set forth above. Plaintiff is entitled to enforce these tax
liens by judicial sale of the real property. 26 U.S.C. §
only argument raised by the Hamiltons in their opposition to
summary judgment is that plaintiff's motion is premature
because plaintiff has admitted it will be reallocating
payments that were allocated to Ronald Hamilton's 2001
and 2002 assessed liabilities after the expiration of the
statute of limitations for collection of amounts due for
those years. They argue that the amount actually due is
therefore unknown at this time and may be zero.
judgment is often called “the ‘put up or shut
up' moment in litigation, by which we mean that the
non-moving party is required to marshal and present the court
with the evidence she contends will prove her case. And, by
evidence, we mean evidence on which a reasonable jury could
rely.” Goodman v. Nat'l Security Agency,
Inc., 621 F.3d 651, 654 (7th Cir. 2010)
(citations omitted). The Hamiltons have not presented any
such evidence. They have not submitted evidence of payments
made. While they state in their brief that plaintiff
“has been garnishing Ronald Hamilton's social
security and retirement pension for years and in all
likelihood allocated those paid sums primarily to the very
tax years that are statutorily barred from collection,
” they do not present any evidence as to the amounts
that were garnished or the period of time over which the
garnishments occurred, or the allocation of the amounts
recovered via the garnishments.
the declaration of Breena Effertz, submitted by plaintiff,
states the “IRS anticipates reallocating payments that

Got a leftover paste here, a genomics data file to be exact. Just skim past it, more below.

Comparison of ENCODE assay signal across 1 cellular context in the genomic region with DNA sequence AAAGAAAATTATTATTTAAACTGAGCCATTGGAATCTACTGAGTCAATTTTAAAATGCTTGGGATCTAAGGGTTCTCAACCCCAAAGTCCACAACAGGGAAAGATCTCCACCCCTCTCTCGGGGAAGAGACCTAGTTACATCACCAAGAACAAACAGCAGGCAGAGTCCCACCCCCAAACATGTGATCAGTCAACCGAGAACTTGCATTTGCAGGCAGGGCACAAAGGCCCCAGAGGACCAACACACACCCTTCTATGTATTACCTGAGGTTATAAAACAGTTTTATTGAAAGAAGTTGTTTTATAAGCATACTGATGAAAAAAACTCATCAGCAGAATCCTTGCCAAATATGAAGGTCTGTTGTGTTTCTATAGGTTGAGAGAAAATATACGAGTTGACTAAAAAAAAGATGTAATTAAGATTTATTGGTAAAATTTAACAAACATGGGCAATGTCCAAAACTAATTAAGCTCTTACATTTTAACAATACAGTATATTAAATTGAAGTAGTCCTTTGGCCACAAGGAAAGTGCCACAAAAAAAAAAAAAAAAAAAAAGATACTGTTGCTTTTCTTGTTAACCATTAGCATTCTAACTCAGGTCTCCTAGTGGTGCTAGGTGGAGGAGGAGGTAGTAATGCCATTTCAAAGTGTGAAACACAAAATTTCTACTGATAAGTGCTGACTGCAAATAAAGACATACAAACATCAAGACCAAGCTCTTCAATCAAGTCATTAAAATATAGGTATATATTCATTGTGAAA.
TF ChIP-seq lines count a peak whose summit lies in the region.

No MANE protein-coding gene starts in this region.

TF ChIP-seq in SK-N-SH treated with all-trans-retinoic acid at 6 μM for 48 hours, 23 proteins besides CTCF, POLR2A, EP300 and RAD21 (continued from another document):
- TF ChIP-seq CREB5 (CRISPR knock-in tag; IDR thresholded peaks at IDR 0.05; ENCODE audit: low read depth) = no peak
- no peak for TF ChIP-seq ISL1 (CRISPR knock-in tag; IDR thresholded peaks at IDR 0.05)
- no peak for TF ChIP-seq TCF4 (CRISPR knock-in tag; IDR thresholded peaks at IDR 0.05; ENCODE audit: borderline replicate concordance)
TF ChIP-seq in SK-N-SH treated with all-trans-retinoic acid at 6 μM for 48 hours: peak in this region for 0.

were applied to Ronald Hamilton's 2001 and 2002 assessed
liabilities after expiration of the collection statute of
limitations date” to the liabilities set forth above,
the Hamiltons have not submitted any evidence or authority
that the plaintiff is compelled to reallocate any of the
payments (assuming they were made) to the amounts sought in
this action. When a payment on delinquent taxes is not
voluntarily made by the taxpayer, the IRS may allocate the
payment as it sees fit. Muntwyler v. U.S., 703 F.2d
1030, 1032 (7th Cir. 1983). The Hamiltons say in
their brief that the payments were made via garnishment of
Ronald Hamilton's social security and pension benefits.
Thus, any such payment would have been involuntary.
Id. The Hamiltons have not offered any
“evidence on which a reasonable jury could rely”
to find in their favor. Goodman, 621 F.3d at 654.
foregoing reasons, plaintiff s motion  for summary
judgment is granted. See separate judgment.
 Plaintiff incorporated its
LR56.1(a)(3) statement of facts into the document  titled
“Plaintiff United States of America's Memorandum in
Support of Its Motion for Summary Judgment.” While the
preferred practice is to file the LR56.1(a)(3) statement as a
separate document, the statement of facts as presented
contained citations to the exhibits filed in support of
summary judgment and was obvious enough that the ...